Feature Article | October 27, 2017 by Andrea Diederichs
Amid AI and machine learning, where do humans fit in the future of work? SAP participates in the latest studies on learning, and reveals new perspectives.
We’ve all heard the message many times before: lifelong learning is a key part of our work life. Gone are the days when a university degree or vocational training was enough to carry you through a forty-year career. Owing to developments such as machine learning and artificial intelligence, the topic of learning and upskilling has taken on a whole new sense of urgency. Employees are reflecting on their professional future, and where they’ll find their niche in the future world of work.
To answer this question, companies must start defining which competencies and strategies will be needed in the future to accommodate employees on this digital journey. The employees also want to know what will be expected of them, and what they’ll need to learn to safeguard their long-term professional perspectives. This coincides with a need for security and predictability in a workplace whose future development is currently uncertain.
The Sobering Reality: Digital Skills Gaps Unfilled
When it comes to honing digital skills within companies there is need for urgent action. This was confirmed in a study conducted by SAP and Technical University of Munich, which was published in July 2017. 90% of the people surveyed agreed that the digital transformation is important for their business strategy, yet 64% said that their company did not have staff required for the digital transformation. In a previous study from 2015, this number was only 53%.
The sobering reality: It’s simply taking too long to build up the necessary expertise.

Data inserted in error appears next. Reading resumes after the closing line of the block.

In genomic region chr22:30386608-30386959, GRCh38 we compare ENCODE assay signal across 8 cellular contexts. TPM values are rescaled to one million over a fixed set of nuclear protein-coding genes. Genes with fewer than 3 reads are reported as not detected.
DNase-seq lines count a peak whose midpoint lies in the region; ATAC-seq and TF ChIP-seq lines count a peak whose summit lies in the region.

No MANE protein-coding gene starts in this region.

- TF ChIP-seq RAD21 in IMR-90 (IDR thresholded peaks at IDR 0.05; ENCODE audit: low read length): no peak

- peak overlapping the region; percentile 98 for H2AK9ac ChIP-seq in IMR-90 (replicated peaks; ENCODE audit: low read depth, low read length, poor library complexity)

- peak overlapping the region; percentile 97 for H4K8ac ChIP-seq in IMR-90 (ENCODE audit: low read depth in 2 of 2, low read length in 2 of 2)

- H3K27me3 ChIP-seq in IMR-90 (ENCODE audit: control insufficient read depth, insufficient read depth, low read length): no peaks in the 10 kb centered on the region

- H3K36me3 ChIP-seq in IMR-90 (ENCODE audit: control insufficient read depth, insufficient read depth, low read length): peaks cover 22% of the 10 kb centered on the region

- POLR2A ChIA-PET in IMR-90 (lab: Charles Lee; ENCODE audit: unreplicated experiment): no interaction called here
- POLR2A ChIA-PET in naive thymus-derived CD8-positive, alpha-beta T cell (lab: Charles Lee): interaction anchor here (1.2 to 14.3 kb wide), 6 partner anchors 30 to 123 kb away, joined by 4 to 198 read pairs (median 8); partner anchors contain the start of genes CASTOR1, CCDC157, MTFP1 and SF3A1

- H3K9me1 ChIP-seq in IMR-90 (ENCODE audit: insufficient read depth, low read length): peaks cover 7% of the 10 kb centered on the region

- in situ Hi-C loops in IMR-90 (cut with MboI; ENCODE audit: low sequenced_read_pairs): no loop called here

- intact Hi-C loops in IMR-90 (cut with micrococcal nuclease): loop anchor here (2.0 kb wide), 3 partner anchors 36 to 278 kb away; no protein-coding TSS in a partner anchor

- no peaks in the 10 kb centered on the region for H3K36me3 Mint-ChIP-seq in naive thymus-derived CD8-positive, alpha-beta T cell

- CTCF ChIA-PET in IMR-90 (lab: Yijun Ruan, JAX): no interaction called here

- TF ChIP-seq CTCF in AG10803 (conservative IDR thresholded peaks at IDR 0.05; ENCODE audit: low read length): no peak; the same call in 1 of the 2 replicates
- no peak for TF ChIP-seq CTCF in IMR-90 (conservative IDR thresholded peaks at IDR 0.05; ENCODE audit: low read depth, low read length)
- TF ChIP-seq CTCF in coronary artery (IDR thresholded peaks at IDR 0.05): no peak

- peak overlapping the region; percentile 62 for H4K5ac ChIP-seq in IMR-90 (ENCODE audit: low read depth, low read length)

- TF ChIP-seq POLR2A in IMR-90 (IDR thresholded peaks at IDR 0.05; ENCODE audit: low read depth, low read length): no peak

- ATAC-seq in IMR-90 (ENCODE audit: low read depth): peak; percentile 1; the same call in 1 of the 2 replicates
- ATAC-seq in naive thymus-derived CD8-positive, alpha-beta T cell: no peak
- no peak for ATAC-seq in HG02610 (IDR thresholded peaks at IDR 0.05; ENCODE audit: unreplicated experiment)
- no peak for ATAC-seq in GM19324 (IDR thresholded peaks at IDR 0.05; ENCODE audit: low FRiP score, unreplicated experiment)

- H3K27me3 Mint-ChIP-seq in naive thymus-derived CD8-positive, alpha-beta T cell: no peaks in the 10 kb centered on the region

The study concludes that the digital skills gaps still need to be filled, and a lack of digital know-how majorly impedes the digital transformation.
The digital skills gap has increased since the initial survey in 2015
Why the Slow Progress?
Among the challenges is the fact that digitalization is difficult to understand, and is developing at a fast pace. No one knows where we’ll be in five years. Let’s take blockchain: Five years ago, no one talked about blockchain, let alone attended a blockchain training course. Companies are struggling to decide where to begin, and many are lacking systematic solutions.
Another possible explanation is that when it comes to digital transformation, many companies are primarily focused on introducing new technologies and business models. It’s not always their first priority to provide employees with the necessary skills to realize them.
What’s more, time is of the essence, and acquiring new and partially complex skills does not happen overnight.
“If companies do not accelerate their efforts, they are missing out on important opportunities to make themselves and their business future-proof,” explains Bernd Welz, executive vice president and chief knowledge officer at SAP.
According to the study conducted by the Technical University of Munich, the 14 skills listed above are vital for a successful digital transformation. 88% said that digital security was the top priority.
What Can Companies Do? Presenting the New Maturity Model
The Munich study also revealed that only 16% of the companies surveyed have a concrete strategy to develop the digital skills of their workforce, or hire new employees with a relevant skill profile.
To support companies overcome this, SAP and the European Research Center for Information Systems (ERCIS) conducted a joint study, and presented their results at the end of September in the form of a new maturity model. This model helps businesses analyze their current situation, and enables them to put together a strategy to develop digital skills.
116 business and IT decision makers participated in the study. Comprehensive interviews were also conducted with representatives from twenty-four global companies.